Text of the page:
Title : Death Count Rating : 3
Writers : L.A. Graf Year : 1992
Review : The Movie Era has always been my favourite part of Trek lore, and this heavily plot-driven novel shows a little more of what could have been.
Title : Star Trek Chronology: The History of the Future Rating : 4
Writers : Denise Okuda, Michael Okuda Year : 1993
Review : Where to start... With the total, utter and complete deterioration of any coherent timeline with the careless anachronisms of Enterprise, I often look at this book and sigh. A coherent, believable progression from Eugenics Wars to Warp Drive to Federation, a suggestion that early space travel was much different than life on a twenty-third or twenty-forth century starship- this is what the chronology offered. In every particular, the Chronology agrees with established (pre-Voyager) canon, and, more importantly, with the vision of Trek. I was against Enterprise because I knew that the creaters (B&B) were too lazy to follow this timeline, and most definitely too lazy to make up a better one.
Title : Echoes Rating : 3
Writers : Dean Wesley Smith, Kristine Kathryn Rusch, Nina Kiriki Hoffman Year : 1998
Review : After "The Murdered Sun," I never thought I'd find another Voyager book worth the read. A catastrophic crisis, an intellectually engaging puzzle, a heroic rather than technological solution, self-sacrifice to help total strangers, transcendance of differences- this book contains everything that a Star Trek is supposed to be in a nutshell- and everything that Voyager never attained.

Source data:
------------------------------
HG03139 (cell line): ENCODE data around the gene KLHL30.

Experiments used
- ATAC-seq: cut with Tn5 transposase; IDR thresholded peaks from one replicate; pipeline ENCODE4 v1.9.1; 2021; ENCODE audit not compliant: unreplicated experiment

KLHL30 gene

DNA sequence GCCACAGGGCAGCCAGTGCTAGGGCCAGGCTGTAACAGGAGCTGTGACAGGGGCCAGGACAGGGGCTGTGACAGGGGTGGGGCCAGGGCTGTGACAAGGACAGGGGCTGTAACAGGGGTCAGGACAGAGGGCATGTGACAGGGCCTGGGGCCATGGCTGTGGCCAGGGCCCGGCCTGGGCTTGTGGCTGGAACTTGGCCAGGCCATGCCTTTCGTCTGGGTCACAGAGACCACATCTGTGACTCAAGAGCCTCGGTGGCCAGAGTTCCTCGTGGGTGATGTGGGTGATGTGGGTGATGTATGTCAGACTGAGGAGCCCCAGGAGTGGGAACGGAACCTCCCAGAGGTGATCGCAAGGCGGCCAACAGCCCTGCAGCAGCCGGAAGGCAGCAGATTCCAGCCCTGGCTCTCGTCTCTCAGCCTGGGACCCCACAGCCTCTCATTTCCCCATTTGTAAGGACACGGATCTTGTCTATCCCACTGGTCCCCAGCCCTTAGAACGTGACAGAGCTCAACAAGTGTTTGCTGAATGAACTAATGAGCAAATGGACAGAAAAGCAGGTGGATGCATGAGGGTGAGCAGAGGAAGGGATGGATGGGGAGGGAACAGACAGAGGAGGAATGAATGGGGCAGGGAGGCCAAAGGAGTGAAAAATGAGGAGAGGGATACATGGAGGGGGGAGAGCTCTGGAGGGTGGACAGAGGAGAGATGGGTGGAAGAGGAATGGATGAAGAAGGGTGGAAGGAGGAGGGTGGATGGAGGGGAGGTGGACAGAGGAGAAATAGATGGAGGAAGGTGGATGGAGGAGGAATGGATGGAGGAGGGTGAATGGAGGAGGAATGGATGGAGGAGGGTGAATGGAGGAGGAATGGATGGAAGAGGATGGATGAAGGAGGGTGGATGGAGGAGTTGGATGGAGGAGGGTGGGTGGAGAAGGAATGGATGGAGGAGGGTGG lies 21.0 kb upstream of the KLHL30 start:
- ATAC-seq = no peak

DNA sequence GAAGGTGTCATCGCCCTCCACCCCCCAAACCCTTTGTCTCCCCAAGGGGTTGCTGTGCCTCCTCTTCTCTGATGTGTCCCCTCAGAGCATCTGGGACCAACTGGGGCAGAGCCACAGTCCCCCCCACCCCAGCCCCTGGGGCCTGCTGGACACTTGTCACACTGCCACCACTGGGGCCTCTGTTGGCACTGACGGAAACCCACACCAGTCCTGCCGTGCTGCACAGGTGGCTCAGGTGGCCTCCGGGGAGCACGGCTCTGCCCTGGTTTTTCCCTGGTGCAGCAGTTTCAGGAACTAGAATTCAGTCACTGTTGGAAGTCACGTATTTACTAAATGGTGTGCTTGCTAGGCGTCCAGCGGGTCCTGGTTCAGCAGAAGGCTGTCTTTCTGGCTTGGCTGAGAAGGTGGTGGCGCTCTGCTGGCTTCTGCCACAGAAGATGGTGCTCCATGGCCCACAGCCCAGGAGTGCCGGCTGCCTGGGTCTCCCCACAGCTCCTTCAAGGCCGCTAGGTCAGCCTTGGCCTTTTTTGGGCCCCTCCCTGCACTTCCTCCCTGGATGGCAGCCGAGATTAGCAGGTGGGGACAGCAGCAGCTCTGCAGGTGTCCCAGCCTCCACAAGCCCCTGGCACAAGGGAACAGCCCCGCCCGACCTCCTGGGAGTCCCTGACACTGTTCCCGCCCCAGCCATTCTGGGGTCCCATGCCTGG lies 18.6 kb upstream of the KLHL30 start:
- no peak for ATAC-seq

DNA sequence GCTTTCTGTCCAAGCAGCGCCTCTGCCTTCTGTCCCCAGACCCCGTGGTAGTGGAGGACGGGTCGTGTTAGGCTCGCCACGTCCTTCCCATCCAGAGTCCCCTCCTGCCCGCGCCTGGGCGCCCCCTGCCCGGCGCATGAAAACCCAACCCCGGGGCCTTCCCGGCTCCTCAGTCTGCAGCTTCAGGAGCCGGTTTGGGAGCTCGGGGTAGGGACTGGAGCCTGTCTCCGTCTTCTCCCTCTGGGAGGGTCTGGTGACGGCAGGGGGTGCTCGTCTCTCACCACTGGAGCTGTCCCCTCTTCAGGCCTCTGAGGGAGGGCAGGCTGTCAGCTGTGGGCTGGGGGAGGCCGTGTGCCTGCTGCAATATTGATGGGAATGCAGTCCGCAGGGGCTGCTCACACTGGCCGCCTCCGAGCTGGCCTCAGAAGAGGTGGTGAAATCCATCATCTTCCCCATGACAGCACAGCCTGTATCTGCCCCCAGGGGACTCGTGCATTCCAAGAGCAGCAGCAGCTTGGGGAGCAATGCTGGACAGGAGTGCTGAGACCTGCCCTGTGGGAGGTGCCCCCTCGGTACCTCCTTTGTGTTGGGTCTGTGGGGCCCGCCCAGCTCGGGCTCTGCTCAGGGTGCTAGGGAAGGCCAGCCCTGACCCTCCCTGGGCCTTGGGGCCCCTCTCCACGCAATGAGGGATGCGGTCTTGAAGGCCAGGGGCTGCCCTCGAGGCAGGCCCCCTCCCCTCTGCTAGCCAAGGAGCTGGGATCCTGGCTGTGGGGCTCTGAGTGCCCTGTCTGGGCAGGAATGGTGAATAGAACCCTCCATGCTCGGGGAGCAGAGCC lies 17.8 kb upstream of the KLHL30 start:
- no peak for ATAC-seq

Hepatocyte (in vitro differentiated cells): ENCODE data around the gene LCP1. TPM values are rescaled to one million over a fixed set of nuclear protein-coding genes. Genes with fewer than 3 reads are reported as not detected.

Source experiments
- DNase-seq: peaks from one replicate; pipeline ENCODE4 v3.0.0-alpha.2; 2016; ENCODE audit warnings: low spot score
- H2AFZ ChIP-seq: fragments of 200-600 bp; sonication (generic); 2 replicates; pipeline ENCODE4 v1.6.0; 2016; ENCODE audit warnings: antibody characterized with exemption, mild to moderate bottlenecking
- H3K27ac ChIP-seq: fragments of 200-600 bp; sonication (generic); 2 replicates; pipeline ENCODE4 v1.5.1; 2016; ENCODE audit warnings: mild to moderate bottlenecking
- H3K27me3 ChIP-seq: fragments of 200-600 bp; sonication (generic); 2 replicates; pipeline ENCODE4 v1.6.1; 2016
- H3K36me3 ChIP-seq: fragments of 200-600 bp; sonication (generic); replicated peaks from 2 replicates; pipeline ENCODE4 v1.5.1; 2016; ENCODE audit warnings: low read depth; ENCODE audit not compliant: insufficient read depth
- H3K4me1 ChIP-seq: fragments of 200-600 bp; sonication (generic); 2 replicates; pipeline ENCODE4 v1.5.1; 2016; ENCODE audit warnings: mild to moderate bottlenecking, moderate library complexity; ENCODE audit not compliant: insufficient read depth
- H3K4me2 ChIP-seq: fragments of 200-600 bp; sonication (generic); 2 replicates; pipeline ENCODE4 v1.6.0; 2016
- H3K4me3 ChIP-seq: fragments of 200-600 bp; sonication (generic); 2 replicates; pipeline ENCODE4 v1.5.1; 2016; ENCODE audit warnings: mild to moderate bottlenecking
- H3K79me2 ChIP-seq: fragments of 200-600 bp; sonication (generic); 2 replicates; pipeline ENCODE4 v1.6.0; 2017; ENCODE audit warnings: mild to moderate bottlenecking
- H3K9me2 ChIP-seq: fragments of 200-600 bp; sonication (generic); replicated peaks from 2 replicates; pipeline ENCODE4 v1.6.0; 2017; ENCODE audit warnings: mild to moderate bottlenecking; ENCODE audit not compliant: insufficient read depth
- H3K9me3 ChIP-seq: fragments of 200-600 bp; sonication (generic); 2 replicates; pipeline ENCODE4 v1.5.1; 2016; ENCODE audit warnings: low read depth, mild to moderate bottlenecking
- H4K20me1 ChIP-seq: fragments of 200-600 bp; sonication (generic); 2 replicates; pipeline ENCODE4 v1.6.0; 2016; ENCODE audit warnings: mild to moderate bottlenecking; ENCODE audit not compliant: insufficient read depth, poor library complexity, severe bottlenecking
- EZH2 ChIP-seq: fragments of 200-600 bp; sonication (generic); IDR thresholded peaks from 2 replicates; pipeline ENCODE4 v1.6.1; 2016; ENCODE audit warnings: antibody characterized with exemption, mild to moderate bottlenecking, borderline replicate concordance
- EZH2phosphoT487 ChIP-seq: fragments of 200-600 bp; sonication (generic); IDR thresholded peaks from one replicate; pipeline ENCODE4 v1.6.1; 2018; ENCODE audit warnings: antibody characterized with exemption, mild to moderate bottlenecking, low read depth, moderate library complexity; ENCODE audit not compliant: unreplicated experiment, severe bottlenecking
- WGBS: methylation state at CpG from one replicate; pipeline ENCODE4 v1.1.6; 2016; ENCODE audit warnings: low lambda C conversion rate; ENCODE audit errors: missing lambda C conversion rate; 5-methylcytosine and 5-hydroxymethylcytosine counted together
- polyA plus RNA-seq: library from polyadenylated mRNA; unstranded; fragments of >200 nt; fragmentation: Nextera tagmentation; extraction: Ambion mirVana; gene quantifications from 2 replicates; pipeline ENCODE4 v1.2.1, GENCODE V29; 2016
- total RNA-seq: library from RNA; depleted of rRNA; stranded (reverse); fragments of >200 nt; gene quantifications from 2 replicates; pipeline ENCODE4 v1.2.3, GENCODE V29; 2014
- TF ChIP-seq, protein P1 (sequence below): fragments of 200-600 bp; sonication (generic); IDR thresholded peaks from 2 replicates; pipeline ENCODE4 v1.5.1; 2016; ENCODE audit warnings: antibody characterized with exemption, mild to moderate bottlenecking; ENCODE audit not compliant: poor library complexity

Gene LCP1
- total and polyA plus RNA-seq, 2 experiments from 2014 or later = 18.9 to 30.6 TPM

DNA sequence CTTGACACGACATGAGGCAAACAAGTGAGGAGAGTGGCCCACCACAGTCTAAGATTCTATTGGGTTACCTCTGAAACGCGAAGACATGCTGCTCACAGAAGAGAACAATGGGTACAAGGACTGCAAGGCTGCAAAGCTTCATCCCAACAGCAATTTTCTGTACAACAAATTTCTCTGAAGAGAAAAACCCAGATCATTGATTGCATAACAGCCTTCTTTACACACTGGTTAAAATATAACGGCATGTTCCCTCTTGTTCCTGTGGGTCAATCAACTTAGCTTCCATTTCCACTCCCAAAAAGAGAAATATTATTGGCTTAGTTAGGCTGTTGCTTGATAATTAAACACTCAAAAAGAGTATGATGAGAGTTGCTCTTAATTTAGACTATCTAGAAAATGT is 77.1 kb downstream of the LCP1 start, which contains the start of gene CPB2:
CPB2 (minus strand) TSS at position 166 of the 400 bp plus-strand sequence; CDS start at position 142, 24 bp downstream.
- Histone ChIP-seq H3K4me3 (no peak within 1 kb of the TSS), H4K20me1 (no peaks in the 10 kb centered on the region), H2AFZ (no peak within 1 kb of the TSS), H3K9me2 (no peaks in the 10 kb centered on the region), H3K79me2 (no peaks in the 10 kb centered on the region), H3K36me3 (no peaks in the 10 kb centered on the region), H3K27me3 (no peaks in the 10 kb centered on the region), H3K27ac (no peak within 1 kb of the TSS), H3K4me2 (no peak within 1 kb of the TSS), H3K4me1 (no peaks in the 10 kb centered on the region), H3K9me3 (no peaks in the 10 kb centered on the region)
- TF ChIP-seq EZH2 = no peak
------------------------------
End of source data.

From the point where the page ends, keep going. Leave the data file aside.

Title : Crisis on Centaurus Rating : 3
Writers : Brad Ferguson Year : 1986
Review : Boldly exploraing inner space- a crisis on a Federation planet. A very good read.
Title : I.K.S. Gorkon : Book 2 : Honor Bound Rating : 2
Writers : Keith R.A. DeCandido Year : 2003
Review : One truly annoying aspect of the recent attempt to make new Trek novels consistent is that there is quite obviously no consistent vision of the universe being represented. DeCandido, for example, puts forth a version of Klingon-ness that is practical, de-spiritualized, and, on several points, rather devoid of real honour. This he attempts to blend with the timeline established in Hertzler's (Martok) two excellent novels, in which the Klingon psyche, especially the interrelationship of their spirituality, history, aggression and honour, is thoughtfully explored. As a result, this Martok who has, in Hertzler's book, found the necessity of careful reflection on the why's of combat and conquest, not to mention a strong imperative to correct the current warped version of Klingon honour, now throws all this progress out the window by advocating large-scale conquest. The comparative shallowness of this series makes all the combat quite tedious.
Title : The Final Reflection Rating : 4
Writers : John M. Ford Year : 1984
Review : A vision of Klingon culture from within based entirely on the Original Series, this sympathetic portrayal of an intelligent race, militaristic but not uncontrollably violent, practical rather than honourable. This book is a demonstration of the possibilities that TNG missed when it effectively swapped the Klingon and Romulan traits established in TOS. The story spans the career of a Klingon officer, charting his ascent by means of superior intelligence and tactical acumen from a player in the Klin Zha games to command of the first Klingon ship to be sent on a diplomatic mission to earth. This book paints a deeply believable rather than a romanticised culture. These are Klingons from the world of Chancellor Gorkon, so to speak, not the world of bumpy-headed Vikings for whom honour is equated with wine, war and random violence.
Title : Vulcan's Heart Rating : 1
Writers : Josepha Sherman, Susan Shwartz Year : 1999